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Ole bull trade violin? Help identify please


Bobby moon
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This was my grandfather’s violin it has ole bull written on tag and a date written in English of may 17 1721. I am trying to figure out if it was a trade violin from Germany or something else.it has been repaired or converted from a shorter neck and the angle has been changed or appears to have been. I have also included pictures of the bows one appears to have been stamped at some point but I can’t make anything out. Any help or information would be appreciated 

body is 14 in total Length is 23.5

width is 8 1/8 at widest point

 

 

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Edited by Bobby moon
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It is certainly not in it's original state: The Norwiegian violinist/composer Ole Bull lived from 1810 -1880  and there is plenty of info. online. Many trade violins were produced bearing his name around 1900 and later. The hand written date might actually be May 17 1921.

 

 

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2 hours ago, jacobsaunders said:

An old Saxon violin 1880ish. The (original) through neck seems to have come adrift. Probably not a commercial proposition to repair

Ditto on that! The fingerboard has already been wedged (with a pretty thick wedge!), and has come loose again. That means a total rebuild of the neck area and removal of the wedge. The pegbox also needs major work. Right now, it looks like the fingerdoard is sitting right on the body, too low to even do a set up to make it playable. We're talking about $1000+ in work to get it playable.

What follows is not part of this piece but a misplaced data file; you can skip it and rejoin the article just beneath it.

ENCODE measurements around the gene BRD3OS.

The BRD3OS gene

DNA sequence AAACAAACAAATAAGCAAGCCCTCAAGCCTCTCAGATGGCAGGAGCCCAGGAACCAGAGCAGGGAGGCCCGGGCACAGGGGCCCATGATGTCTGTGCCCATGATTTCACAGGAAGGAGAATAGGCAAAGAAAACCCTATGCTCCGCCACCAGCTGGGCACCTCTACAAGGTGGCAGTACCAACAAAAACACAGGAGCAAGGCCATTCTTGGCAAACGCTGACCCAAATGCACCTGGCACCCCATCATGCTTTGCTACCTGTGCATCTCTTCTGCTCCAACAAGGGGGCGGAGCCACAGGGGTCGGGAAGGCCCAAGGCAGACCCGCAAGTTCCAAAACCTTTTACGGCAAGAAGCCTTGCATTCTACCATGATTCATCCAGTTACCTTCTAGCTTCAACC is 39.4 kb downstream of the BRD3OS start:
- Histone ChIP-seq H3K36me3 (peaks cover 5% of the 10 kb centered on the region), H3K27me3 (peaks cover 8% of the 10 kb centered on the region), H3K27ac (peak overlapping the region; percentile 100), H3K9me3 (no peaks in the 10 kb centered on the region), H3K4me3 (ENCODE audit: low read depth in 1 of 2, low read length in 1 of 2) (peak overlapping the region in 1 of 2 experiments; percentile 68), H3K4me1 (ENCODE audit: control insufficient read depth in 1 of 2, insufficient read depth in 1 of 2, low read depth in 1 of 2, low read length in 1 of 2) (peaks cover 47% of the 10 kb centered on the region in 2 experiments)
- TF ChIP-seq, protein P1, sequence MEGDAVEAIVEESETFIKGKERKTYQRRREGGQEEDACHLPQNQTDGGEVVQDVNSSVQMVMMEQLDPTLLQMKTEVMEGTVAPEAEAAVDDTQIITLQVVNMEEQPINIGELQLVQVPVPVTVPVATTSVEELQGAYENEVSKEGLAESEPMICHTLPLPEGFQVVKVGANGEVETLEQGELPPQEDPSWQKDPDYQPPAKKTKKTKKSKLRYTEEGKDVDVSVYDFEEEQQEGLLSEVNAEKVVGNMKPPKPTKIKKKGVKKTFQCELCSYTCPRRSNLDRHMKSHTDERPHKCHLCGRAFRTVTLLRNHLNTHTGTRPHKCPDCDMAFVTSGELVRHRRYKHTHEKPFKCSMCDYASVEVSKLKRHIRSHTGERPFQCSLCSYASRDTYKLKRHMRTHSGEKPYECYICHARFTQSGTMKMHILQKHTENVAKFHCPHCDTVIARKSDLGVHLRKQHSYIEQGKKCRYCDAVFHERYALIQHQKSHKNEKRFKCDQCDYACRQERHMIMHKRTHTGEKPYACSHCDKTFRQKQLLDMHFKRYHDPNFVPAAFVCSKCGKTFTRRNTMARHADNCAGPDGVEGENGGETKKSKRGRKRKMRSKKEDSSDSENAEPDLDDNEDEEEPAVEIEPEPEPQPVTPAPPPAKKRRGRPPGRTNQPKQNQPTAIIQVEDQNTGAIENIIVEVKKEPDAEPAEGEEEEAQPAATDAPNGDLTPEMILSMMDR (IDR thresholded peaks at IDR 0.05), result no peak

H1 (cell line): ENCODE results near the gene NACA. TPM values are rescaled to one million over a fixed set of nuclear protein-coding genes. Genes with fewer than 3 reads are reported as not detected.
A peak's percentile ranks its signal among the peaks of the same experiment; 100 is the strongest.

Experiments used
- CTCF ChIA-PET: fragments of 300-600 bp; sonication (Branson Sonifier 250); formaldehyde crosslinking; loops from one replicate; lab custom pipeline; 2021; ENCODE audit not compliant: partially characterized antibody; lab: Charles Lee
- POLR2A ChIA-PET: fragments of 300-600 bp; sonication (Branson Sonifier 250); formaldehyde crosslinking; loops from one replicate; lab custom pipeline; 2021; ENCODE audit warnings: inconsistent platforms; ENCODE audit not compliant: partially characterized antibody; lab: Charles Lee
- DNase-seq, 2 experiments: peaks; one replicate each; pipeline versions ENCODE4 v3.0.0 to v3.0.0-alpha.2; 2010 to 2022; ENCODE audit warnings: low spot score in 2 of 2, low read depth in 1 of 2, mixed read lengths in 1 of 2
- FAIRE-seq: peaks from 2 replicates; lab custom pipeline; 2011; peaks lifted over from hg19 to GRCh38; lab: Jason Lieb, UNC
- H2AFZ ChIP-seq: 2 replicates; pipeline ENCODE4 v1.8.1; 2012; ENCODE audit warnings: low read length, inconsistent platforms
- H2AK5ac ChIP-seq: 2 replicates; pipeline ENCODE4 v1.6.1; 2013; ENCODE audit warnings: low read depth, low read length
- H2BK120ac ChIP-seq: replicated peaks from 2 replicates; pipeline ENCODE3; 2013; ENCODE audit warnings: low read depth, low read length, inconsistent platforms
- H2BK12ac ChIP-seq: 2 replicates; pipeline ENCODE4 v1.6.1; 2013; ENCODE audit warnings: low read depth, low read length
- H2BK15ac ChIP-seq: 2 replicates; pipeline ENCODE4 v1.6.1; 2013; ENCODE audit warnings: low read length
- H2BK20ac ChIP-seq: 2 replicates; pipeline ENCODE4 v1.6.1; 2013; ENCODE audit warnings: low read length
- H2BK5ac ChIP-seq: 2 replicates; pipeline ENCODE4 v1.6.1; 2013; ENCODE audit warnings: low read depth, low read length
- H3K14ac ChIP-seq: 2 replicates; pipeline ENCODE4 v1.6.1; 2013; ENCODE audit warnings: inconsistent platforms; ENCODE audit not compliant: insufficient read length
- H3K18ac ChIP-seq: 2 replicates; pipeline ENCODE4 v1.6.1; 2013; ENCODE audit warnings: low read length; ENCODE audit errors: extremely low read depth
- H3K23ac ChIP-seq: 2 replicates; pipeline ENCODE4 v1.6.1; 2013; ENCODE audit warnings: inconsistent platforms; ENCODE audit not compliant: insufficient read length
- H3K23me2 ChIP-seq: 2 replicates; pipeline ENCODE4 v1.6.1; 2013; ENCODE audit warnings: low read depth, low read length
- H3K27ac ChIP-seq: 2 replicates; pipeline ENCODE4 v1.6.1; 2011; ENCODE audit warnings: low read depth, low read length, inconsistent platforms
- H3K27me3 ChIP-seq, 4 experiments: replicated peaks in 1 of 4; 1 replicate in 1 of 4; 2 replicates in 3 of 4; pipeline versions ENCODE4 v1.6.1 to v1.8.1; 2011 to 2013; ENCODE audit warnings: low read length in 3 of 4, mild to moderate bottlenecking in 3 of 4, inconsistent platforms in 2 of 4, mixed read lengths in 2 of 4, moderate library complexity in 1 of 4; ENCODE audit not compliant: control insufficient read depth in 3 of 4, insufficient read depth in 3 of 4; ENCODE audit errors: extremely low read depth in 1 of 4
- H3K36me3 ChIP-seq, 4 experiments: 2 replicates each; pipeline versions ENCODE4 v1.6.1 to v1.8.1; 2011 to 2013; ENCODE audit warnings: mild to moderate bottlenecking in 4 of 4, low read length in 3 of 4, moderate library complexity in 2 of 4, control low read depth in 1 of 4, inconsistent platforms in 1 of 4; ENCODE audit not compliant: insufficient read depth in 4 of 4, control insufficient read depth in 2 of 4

I would just clean it up, and keep it as a nice memento of your Grandfather.

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The neck needs a complete overhaul... make it playable! Sentimental violins are worth every penny... it may be that last real thing that will keep memories and stories alive! It should be restored structurally but not erasing wear & tear and stories to tell.

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20 minutes ago, Mat Roop said:

Sentimental violins are worth every penny

I wish I could agree with this, but it's just not good advice.  If you are a violinist, and can comfortably afford the repairs, then and only then you might not regret it.  Don't toss it, but please be aware of what you're getting into if you choose to repair it.  

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Thanks everyone for the responses and info. I don’t play and have kept it for sentimental reasons. My daughter just started lessons so maybe when it gets passed on to her she may decide to have it repaired. But for me, I am happy that I learned more about its history and origins l.

Thanks again to everyone who responded 

 

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